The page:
Eliza was born, lived and died in Kirby Cane, raised eight children there and as far as we can tell, never left the village. The Fisk, Savage and Crickmore families were large and interconnected: important people in this small village, I feel.
At the time of the 1841 census Eliza and her sister were on a visit to Upton with Elizabeth and Maria Harrison, ladies of independent means. The 1841 census doesn’t give relationships, but the two Misses Savage were not servants.
Their grandfather was also recorded as being of independent means in this census, and their father, though he worked on a farm, would later become the parish clerk at nearby Stockton.
So we get the impression of quite a well-to-do family.
Henry and Eliza lived quietly and happily together, as far as we can tell, for the fifty-seven years of their marriage and had eight children, all of whom survived infancy. Henry rose to be a farm bailiff for a while and Eliza took in washing as well as looking after her family. They also had two of their sons at home bringing in a wage so must have been comfortable financially.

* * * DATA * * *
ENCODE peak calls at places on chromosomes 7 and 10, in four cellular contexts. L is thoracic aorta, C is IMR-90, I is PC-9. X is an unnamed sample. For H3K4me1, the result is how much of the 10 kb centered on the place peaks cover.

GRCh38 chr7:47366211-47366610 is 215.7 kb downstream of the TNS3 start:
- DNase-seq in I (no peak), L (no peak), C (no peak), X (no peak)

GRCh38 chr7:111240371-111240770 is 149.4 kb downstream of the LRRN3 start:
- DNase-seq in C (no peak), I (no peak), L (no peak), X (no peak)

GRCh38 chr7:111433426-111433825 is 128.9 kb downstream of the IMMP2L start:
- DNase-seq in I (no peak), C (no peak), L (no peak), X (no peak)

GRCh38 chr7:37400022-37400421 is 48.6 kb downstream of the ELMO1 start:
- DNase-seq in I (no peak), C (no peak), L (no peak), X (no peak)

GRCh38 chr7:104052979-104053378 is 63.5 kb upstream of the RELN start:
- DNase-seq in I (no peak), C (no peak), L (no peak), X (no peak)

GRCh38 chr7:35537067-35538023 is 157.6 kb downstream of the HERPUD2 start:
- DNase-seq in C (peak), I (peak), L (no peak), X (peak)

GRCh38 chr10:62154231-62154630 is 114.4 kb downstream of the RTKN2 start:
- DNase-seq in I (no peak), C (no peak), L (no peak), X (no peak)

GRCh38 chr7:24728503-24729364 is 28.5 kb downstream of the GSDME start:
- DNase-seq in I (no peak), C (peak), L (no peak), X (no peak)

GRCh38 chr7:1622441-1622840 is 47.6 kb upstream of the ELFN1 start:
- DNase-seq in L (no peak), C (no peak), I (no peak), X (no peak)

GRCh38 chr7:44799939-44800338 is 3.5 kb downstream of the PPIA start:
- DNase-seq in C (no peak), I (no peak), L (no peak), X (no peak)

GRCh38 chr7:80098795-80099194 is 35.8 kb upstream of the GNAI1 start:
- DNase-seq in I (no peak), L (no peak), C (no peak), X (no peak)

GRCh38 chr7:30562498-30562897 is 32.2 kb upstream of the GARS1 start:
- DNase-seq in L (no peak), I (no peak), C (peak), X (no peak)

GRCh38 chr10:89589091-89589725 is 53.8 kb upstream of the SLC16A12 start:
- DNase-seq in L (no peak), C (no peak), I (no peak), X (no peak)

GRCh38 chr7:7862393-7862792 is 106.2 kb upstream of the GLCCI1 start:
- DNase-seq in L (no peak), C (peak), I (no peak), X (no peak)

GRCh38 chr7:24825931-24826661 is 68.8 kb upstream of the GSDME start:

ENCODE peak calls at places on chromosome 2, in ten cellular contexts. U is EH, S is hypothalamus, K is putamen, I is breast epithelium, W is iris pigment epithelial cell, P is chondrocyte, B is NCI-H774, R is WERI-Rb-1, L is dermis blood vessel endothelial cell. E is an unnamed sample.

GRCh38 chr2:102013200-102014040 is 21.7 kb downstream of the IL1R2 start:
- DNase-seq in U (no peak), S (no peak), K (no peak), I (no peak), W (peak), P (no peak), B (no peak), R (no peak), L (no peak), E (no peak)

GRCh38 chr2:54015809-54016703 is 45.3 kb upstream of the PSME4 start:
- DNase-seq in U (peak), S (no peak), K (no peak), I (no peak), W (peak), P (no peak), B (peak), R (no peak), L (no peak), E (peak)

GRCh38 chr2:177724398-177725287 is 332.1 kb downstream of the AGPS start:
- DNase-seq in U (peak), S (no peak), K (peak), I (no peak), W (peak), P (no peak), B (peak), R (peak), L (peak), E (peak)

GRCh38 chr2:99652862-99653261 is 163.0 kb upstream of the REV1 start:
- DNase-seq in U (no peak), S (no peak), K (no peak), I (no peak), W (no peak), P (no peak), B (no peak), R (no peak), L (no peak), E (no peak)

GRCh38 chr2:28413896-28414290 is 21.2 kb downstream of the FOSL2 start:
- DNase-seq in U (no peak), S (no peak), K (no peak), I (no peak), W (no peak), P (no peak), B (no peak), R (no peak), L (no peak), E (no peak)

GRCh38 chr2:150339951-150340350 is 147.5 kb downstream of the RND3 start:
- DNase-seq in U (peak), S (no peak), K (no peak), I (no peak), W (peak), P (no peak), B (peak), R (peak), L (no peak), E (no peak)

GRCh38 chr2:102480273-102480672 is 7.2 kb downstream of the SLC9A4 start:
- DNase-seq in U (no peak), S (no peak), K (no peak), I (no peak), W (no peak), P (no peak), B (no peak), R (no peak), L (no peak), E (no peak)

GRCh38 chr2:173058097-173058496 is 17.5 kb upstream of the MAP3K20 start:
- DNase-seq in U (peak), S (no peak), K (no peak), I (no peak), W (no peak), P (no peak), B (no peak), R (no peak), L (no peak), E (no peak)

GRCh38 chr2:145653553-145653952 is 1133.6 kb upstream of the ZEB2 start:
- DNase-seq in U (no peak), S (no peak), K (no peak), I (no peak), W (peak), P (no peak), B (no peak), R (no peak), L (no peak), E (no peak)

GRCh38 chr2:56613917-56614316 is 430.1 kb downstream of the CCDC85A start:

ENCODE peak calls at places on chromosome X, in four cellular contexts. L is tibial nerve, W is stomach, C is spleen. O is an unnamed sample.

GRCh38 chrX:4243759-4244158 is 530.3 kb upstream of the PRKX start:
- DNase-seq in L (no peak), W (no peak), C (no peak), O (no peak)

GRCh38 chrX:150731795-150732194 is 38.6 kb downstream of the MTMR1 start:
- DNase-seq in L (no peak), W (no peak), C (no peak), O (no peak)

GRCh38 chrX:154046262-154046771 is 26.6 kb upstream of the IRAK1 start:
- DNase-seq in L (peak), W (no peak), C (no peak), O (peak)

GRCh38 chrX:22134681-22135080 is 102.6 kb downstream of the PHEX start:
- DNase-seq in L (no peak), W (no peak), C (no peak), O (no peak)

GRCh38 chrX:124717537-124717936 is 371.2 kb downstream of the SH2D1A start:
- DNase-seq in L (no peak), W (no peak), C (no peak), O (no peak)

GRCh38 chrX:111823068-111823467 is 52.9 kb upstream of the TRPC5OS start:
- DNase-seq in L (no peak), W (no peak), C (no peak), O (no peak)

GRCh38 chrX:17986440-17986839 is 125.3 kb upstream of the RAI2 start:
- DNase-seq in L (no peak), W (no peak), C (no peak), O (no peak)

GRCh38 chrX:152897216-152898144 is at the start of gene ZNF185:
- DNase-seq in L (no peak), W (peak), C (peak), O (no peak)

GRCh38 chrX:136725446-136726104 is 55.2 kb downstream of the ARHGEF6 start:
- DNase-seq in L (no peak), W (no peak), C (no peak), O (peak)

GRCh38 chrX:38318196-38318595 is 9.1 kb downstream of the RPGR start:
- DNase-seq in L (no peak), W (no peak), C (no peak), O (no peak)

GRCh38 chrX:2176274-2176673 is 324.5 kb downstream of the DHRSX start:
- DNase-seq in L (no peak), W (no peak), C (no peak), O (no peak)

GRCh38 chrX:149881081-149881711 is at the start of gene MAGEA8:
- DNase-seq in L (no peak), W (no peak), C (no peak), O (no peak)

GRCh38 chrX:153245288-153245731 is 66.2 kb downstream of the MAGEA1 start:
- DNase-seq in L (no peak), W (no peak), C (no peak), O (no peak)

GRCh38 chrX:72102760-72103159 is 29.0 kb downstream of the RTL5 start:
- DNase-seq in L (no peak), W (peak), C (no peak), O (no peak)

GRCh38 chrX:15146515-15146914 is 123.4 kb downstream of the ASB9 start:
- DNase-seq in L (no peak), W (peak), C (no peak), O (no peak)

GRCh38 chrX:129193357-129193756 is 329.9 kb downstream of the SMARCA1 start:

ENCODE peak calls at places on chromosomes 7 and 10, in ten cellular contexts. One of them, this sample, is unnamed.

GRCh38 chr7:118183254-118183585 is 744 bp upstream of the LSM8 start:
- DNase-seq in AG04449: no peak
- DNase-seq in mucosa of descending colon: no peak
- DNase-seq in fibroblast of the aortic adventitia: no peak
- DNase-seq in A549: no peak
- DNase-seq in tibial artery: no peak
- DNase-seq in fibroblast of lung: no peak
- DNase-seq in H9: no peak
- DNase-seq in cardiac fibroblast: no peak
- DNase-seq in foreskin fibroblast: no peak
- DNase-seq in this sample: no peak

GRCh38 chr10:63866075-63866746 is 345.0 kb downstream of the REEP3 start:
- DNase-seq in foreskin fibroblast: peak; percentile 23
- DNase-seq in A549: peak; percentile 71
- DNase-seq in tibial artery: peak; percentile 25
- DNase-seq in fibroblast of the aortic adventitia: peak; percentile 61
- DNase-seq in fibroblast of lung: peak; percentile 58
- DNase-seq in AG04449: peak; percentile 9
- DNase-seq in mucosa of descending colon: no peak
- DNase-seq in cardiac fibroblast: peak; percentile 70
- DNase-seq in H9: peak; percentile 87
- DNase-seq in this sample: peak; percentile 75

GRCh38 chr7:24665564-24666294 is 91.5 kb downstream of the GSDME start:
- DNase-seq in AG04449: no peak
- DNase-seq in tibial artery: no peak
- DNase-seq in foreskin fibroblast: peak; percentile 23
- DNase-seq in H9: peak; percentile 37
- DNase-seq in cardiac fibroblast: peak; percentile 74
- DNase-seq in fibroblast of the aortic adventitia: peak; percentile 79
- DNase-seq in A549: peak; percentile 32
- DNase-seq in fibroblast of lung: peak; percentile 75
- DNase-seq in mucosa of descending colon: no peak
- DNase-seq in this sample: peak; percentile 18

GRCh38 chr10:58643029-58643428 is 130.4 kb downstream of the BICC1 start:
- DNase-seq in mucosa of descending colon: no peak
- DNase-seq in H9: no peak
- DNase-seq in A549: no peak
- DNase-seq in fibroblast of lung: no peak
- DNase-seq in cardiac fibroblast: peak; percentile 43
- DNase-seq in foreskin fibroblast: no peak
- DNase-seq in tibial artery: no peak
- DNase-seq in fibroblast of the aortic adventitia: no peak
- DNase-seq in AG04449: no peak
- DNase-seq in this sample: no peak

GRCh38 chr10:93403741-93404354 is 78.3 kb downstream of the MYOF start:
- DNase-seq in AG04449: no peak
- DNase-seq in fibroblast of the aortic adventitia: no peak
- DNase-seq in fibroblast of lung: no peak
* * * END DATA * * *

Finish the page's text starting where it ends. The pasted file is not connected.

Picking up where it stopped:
Their extended family didn’t do so well, though: both of Eliza’s brothers were widowed early in life and Henry’s brother died at the age of forty-four leaving five orphaned children. Fortunately there were plenty of relatives nearby to help out in times of crisis.
Baptised Elizabeth Savage on 14 October 1821 in Kirby Cane, Norfolk
(but generally known as Eliza)
Married Henry Crickmore on 2 November 1843
Buried 5 October 1900